Scooty Hunt was the conductor and solo cornet before and after WW2. During the 1920s and 30s he played with Ivor Buckland’s “Blue Bohemians”, a very popular local dance band. During the war Scooty was stationed in Aldershot and played with orchestras and bands as part of the service entertainments organisations ENSA, Stars in Battledress, etc. The well known conductor George Melachrino was the musical director in charge.

            Trevor Jones, cornet and trumpet, was a young player from Durrington who played with the Band and eventually became a member of the Brass section in the Birmingham Symphony Orchestra. He played at an open contest for the band, deputising for the soprano player. He was using an orchestral trumpet, pitched in F. I recall he was commended for his playing, but lost marks for using a trumpet instead of the soprano cornet.

            Ted Harrison wrote a short history of the Band at the request of the Amesbury Council. It was sent, with other items of interest, to the Citizens of Amesbury, Massachusetts, as part of an exchange during the celebrations of the tercentenary of that Town.  The Harrison family, as is well known, can be traced to the founding of the first Band in Amesbury. There is a Photograph in the Archives showing Ted, his son, and grandson [Don] three generations in Band uniform; it must have been taken around 1930 as Don is a very small boy.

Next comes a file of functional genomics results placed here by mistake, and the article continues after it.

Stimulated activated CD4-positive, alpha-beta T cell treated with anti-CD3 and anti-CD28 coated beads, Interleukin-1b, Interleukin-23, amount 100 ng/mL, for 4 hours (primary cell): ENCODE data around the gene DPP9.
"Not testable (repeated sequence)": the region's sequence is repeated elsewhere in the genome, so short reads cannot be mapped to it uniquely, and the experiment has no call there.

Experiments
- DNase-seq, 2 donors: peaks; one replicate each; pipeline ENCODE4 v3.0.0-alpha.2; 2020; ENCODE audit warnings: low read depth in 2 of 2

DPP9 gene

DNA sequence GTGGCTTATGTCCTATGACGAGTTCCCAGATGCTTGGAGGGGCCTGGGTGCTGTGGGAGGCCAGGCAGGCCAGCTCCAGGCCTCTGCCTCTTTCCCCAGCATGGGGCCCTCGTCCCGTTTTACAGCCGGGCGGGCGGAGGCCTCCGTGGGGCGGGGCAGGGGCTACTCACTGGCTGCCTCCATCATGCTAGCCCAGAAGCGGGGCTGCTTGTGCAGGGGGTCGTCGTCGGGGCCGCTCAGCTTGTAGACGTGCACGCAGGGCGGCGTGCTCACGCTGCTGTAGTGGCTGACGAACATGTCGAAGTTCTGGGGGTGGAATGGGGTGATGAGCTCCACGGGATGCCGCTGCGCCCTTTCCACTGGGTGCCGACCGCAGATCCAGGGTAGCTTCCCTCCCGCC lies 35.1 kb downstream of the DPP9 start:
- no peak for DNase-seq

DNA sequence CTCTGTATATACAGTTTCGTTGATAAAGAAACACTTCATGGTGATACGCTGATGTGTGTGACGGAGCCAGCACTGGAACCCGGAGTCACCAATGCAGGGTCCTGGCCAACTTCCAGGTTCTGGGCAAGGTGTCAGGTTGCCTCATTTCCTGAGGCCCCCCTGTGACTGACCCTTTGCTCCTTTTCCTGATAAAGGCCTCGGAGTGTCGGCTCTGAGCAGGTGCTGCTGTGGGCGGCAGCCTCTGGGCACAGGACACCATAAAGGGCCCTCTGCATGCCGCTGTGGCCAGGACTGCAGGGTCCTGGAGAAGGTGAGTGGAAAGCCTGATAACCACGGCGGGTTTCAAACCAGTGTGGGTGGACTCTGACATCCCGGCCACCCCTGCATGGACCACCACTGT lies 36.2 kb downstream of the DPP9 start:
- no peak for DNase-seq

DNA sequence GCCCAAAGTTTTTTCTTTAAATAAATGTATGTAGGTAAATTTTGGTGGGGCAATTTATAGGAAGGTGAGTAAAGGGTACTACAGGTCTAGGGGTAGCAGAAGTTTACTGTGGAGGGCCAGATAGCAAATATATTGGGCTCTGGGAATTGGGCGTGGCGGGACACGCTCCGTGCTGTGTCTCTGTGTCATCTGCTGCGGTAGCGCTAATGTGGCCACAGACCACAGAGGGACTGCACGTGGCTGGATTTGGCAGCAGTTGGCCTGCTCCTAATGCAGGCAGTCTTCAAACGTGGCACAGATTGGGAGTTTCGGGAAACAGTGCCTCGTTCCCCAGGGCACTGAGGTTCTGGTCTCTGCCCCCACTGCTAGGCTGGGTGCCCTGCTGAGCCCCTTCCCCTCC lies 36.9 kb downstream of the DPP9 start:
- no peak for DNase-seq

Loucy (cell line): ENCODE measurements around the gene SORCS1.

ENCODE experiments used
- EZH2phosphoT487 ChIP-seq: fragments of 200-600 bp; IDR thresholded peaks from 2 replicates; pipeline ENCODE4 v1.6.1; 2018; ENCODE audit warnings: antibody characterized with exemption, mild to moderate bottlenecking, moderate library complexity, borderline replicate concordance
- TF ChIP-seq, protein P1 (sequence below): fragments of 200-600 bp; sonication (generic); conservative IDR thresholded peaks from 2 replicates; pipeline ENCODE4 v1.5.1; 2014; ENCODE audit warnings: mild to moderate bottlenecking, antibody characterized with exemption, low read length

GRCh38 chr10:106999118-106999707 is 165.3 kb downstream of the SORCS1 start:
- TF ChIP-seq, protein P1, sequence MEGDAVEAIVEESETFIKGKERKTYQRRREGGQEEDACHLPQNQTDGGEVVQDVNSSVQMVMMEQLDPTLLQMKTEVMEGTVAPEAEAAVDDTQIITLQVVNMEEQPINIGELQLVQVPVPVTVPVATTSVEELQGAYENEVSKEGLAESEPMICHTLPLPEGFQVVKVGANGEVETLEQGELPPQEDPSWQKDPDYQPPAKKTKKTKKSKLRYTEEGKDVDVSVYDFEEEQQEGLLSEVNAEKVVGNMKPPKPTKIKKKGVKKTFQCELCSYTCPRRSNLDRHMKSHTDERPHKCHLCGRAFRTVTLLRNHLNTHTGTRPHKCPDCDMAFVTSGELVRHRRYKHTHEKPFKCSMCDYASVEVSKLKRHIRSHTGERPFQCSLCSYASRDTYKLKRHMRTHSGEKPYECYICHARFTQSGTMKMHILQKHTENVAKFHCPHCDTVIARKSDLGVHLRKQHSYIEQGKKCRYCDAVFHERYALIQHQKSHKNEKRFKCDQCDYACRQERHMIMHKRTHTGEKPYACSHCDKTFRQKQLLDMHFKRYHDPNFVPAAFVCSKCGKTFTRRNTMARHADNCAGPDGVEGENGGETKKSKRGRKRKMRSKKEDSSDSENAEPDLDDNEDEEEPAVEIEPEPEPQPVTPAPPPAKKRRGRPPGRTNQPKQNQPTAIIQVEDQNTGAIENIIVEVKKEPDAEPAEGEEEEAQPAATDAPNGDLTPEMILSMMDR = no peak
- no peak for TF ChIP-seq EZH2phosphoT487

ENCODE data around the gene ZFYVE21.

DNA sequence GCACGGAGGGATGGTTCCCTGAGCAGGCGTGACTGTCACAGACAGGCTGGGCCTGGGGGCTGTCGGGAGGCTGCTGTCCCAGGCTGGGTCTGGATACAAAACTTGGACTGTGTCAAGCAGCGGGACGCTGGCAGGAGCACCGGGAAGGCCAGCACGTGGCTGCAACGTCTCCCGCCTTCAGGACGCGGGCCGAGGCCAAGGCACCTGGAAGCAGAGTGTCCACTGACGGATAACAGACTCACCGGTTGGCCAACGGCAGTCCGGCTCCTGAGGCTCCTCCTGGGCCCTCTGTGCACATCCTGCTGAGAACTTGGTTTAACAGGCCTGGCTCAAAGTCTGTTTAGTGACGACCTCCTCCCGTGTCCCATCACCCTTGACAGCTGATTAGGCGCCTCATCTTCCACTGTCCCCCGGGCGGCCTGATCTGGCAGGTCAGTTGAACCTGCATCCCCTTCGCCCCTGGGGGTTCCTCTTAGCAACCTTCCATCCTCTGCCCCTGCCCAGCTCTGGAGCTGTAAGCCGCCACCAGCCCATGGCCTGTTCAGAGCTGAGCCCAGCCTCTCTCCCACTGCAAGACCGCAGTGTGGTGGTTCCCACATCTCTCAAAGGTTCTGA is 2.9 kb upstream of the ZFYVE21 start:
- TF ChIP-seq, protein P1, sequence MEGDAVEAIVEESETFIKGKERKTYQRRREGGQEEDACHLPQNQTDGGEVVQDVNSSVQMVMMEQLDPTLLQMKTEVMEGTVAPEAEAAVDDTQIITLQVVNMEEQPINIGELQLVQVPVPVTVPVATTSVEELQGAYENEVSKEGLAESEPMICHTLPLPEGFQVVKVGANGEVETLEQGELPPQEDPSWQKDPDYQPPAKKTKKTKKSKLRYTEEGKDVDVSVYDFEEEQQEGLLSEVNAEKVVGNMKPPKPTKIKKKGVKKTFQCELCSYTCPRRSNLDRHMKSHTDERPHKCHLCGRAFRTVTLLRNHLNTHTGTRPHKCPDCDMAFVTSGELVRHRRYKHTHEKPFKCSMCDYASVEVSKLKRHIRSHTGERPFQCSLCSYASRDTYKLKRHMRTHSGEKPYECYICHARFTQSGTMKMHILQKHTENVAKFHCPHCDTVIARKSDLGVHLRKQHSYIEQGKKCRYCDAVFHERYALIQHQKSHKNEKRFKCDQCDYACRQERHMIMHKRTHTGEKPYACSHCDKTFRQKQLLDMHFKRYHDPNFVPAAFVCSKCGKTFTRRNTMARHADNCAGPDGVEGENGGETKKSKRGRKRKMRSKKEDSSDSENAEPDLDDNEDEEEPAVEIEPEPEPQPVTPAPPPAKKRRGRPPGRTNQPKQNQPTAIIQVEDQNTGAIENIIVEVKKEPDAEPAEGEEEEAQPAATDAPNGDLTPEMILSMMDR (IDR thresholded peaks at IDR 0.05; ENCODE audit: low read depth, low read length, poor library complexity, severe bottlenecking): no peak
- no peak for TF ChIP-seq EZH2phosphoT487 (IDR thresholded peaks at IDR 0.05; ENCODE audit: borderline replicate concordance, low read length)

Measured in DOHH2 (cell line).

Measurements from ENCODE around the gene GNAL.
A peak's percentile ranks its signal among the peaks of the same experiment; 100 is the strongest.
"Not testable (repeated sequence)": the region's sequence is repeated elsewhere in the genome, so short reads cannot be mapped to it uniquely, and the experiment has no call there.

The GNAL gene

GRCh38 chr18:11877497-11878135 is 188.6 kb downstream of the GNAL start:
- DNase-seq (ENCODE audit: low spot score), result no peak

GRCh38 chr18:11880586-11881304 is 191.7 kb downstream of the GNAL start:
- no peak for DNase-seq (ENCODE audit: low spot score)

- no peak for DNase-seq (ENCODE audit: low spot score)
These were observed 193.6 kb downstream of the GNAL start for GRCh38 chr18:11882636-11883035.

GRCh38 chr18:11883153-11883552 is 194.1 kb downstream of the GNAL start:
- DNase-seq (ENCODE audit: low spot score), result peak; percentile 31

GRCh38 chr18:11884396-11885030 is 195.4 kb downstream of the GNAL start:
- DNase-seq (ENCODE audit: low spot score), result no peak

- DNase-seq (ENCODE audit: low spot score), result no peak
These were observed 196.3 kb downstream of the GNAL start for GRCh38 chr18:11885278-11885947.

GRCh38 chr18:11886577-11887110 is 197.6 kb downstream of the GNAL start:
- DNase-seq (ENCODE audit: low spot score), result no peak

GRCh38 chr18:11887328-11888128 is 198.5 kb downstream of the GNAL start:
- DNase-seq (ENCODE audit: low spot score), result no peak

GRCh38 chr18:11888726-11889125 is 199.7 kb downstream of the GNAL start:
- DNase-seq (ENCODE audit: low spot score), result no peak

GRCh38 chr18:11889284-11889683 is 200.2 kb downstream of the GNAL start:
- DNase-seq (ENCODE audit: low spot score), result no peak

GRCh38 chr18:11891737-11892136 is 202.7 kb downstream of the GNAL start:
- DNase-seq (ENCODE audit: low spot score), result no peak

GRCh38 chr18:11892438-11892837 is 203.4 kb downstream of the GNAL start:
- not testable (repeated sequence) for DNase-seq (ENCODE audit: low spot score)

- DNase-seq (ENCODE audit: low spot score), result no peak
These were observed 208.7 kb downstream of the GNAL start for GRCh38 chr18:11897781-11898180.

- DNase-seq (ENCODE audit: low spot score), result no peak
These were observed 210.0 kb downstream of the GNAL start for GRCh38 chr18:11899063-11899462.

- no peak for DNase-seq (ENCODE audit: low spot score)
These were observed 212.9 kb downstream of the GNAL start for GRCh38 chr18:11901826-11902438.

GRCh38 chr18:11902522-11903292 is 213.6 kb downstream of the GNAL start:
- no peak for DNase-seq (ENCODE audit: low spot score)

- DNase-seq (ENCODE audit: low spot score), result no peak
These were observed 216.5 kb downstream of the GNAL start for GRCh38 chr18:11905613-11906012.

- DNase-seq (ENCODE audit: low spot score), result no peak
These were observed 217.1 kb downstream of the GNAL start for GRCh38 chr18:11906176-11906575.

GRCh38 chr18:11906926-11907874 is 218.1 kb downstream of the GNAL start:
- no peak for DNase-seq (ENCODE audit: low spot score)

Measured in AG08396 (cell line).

Mick Wilson, the side drummer with the Band (no drum kits in many brass bands at this time, the early 1960s) joined a popular music group “Dave Dee, Dozy, Beaky, Mick and Tich”. They did very well in the popular music charts at that time.

            The band carried on through the 1960s, but with membership falling and with differences of opinion over band policy, the decision was taken to suspend activities.  Fortunately this situation did not last for too long and a new band with a mixture of some older members and a new intake of young players, many of them very talented and subsequently successful in military bands and Higher Grade Contesting Brass Bands. I was not able to be quite so active during this time but often turned up to help when required.